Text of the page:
FV Lisa Jo, Akun Bay

FV Lisa Jo, Akun Bay

by | Aug 7, 2021

Akun Bay is an embayment on the western coast of Akun Island, about 7 miles (11 km) wide at the entrance between Round Head to the south and Billings Head to the north, and about 94 miles (151 km) southwest of False Pass and 13 miles (21 km) northeast of the village of Akutan, Alaska. Billings Head is a promontory on the northeast coast of Akun Island, named in 1938 by the U.S. Coast and Geodetic Survey for Commodore Joseph Billings, of the Imperial Russian Navy. Billings was an Englishman who commanded a Russian exploring and surveying expedition in the Bering Sea and North Pacific Ocean in 1791 and 1792. Akun is an Aleut Unangan name recorded in 1768 by Captain Lieutenant P.K. Krenitzin of the Imperial Russian Navy. The linguist R.H. Geoghegan gives the meaning of the name “hakun” as “that, over there”. Akun Island is one of the Krenitzin Islands, a group of small islands located in the eastern portion of the Fox Islands group between Unalaska Island to the southwest and Unimak Island to the northeast. The Fox Islands are the closest group of islands in the Aleutian chain to mainland North America and represent the islands east of Samalga Pass and the Islands of Four Mountains. Foggy almost all year round, the islands are difficult to navigate due to constantly adverse weather and numerous reefs.

Although basically uninhabited now, Akun Island has been inhabited historically by the Aleut for centuries. The Fox Islands were first visited by Europeans in 1741, when Vitus Bering, a Danish navigator employed by the Imperial Russian Navy, came searching for new sources of fur for the Russian maritime fur trade. During the Russian colonial period, there were three separate villages or artels on Akun Island which the Russians named Artelnovskoe, Rechesnoe, and Seredninskoe. Despite Akun Island’s remoteness and small size, in the late 1790s, it was visited by Hieromonk Makary, one of the original Russian Orthodox missionaries to Alaska. He lacked a translator but managed to baptize many of the residents. A severe storm in 1799, sank his ship the Phoenix while bound for the Kodiak colony and all people and supplies were lost. This was a serious setback for both the Orthodox mission in Alaska and the colony, and no immediate replacements were made for the lost missionaries. The next visit to Akun by an Orthodox priest was on June 12, 1828, when Ivan Evseyevich Popov-Veniaminov, also known as Saint Innocent, arrived while on a trip from Unalaska to Unimak Island. In 1843, a Russian Orthodox chapel was built on Akun Island by Ivan Pankov, the Aleut Unangan leader of Tigalda who developed the Aleut orthography with Veniaminov and translated part of the Bible into Aleut Unanga. In 1844, the chapel was consecrated by Father Gregory Golovin, the priest who succeeded Saint Innocent at the Holy Ascension Church in Unalaska. This was the first chapel to be built in the Eastern Aleutian Islands.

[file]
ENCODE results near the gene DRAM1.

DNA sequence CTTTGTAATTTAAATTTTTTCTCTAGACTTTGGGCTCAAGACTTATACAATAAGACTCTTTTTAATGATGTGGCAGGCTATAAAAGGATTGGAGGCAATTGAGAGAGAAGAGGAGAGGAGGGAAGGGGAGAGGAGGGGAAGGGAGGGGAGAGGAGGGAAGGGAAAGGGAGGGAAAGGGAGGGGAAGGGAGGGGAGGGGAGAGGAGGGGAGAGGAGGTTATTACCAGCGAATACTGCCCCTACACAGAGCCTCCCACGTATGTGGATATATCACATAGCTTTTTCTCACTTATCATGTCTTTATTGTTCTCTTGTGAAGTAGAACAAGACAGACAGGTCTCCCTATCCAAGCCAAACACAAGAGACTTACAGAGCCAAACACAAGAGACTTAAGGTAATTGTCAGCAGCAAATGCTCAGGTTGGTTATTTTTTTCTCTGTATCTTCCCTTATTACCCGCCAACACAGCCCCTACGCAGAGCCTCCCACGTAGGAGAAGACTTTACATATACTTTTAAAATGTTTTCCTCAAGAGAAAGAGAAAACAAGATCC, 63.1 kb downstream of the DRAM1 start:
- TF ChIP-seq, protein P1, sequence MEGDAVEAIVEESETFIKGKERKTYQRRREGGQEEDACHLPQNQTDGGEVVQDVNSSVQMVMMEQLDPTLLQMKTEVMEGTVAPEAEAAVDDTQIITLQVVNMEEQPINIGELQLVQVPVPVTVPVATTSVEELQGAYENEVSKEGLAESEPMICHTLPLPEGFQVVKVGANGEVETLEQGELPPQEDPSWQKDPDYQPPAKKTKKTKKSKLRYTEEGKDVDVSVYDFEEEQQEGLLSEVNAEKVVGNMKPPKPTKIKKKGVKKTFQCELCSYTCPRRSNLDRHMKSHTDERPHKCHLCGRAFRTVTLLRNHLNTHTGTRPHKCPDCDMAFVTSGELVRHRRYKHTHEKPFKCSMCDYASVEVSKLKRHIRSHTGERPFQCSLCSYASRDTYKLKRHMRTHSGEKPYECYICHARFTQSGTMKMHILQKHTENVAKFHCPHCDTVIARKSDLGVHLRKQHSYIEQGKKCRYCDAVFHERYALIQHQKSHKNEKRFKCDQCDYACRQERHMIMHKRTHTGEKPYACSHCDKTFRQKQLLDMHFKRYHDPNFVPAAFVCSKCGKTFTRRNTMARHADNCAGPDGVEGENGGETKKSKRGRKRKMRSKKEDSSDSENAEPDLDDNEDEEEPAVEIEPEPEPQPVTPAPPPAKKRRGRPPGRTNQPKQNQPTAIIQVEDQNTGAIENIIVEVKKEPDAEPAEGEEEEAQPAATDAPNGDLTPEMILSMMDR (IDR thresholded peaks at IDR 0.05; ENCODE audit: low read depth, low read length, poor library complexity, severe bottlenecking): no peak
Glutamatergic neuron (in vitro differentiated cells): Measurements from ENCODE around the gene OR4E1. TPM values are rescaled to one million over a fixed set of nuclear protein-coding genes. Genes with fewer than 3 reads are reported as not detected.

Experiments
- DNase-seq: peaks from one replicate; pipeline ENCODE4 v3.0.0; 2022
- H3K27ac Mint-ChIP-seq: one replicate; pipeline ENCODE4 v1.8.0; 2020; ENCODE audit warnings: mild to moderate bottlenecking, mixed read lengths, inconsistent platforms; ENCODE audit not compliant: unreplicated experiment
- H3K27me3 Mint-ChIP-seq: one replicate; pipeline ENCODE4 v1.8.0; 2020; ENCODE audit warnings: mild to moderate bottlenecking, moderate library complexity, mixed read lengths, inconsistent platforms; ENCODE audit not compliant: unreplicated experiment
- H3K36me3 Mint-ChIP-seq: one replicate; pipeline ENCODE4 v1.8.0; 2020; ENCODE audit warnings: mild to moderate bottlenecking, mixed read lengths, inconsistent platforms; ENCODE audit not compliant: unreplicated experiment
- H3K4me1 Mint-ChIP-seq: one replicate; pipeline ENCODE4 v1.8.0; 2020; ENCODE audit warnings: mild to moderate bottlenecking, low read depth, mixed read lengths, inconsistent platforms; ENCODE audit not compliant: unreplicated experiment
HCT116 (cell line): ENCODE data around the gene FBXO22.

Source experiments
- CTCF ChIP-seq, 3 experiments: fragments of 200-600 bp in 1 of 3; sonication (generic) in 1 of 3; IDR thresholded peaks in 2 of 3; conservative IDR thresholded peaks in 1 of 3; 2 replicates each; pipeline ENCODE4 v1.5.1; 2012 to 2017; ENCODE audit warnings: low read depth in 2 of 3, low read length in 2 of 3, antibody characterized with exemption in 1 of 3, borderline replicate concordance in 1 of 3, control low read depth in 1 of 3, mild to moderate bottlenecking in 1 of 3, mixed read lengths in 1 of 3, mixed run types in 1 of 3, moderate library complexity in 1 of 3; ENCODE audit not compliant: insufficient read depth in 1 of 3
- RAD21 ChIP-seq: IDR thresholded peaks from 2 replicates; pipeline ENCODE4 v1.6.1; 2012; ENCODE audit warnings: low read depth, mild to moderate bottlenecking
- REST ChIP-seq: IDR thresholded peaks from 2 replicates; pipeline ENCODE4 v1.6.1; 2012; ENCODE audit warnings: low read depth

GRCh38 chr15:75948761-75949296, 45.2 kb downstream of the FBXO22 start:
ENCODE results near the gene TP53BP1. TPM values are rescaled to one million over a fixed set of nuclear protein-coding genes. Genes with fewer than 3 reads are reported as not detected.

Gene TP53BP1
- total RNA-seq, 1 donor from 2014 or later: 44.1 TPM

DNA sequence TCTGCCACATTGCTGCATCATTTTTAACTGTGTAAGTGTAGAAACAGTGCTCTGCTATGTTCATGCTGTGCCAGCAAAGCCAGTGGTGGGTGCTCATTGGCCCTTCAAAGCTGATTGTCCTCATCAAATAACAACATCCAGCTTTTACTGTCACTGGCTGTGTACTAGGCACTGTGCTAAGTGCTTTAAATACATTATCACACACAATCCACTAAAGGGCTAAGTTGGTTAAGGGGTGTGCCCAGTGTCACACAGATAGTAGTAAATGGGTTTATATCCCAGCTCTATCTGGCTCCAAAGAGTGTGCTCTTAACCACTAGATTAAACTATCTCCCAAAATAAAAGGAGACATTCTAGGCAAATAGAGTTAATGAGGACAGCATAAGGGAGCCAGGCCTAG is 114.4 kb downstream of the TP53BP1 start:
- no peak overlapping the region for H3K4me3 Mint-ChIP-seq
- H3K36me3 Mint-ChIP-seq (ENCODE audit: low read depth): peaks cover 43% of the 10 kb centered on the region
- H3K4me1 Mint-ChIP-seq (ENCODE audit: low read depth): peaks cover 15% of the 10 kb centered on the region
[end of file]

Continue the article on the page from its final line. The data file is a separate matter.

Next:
In the early morning of February 19, 1997, the fishing vessel Lisa Jo ran hard aground on rocks along the southern shore of Akun Bay when the operator reportedly fell asleep. Lisa Jo was 77 feet (24 m) in length and had roughly 1,200 gallons (4,543 l) of diesel fuel onboard. The vessel maintained hull integrity for several hours, but strong north winds caused large waves that eventually broke the hull which spilled all the fuel. The vessel was considered a total loss. U.S. Coast Guard Cutter Mellon helped rescue the single crewman. Overflights on the second day revealed considerable oil sheen around the vessel, but the diesel release did not threaten the two sea lion rookeries on the north shore of Akun Island, and no birds or marine mammals were observed near the wreck. The Aleutian Islands are the final resting place for hundreds of wrecked vessels, mostly either fishing boats or large cargo vessels. The lucrative fishing grounds surrounding the islands in the Bering Sea and the Gulf of Alaska attract hundreds of fishing boats every year, often working during the most severe weather conditions. Thousands of large ocean-going cargo ships, an average of 10 per day, follow a navigation corridor called the Great Circle Route which is the shortest distance between North America and Asia. The route goes through Unimak Pass. Read more here and here. Explore more of Akun Bay and Akun Island here:

About the background graphic

This ‘warming stripe’ graphic is a visual representation of the change in global temperature from 1850 (top) to 2021 (bottom). Each stripe represents the average global temperature for one year. The average temperature from 1971-2000 is set as the boundary between blue and red. The color scale goes from -0.7°C to +0.7°C. The data are from the UK Met Office HadCRUT4.6 dataset. 

Credit: Professor Ed Hawkins (University of Reading). Click here for more information about the #warmingstripes.

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